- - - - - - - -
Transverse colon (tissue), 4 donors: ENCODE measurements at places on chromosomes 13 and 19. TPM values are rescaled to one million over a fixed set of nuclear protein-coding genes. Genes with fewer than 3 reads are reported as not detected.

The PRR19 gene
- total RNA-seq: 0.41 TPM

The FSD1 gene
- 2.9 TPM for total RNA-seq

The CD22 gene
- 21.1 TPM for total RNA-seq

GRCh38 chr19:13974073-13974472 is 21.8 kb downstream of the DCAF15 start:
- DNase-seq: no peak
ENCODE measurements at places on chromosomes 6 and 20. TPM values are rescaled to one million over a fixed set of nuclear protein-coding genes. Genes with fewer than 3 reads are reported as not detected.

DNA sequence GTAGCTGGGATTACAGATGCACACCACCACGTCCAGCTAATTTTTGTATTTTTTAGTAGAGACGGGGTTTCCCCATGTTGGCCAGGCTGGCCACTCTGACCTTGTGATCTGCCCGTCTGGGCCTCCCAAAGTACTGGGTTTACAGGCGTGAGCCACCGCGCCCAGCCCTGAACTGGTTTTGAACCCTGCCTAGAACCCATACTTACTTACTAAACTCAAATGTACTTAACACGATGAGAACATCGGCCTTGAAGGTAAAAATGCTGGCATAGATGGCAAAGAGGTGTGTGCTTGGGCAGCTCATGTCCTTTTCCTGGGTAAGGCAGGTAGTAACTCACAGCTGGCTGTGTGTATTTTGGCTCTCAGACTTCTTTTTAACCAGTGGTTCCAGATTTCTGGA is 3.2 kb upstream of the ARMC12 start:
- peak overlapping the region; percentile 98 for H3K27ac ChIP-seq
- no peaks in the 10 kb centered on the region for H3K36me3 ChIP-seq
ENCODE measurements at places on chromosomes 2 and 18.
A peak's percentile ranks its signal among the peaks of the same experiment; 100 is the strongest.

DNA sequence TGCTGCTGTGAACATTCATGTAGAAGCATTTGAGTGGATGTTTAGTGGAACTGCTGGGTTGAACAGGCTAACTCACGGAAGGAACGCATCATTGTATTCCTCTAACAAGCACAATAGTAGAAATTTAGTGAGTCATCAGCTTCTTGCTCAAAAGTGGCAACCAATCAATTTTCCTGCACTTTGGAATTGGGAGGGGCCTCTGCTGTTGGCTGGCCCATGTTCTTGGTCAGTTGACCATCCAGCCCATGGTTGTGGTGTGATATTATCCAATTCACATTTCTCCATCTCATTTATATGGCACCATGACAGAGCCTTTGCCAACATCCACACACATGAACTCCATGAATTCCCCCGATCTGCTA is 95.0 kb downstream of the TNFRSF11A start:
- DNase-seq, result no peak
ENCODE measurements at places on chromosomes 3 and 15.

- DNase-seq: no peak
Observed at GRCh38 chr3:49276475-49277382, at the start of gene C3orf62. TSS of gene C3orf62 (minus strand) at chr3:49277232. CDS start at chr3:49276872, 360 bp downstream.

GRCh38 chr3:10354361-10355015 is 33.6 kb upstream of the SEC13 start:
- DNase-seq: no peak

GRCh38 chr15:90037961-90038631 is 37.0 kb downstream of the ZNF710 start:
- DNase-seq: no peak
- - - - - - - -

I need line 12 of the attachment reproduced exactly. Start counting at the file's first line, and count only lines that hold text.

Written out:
- peak overlapping the region; percentile 98 for H3K27ac ChIP-seq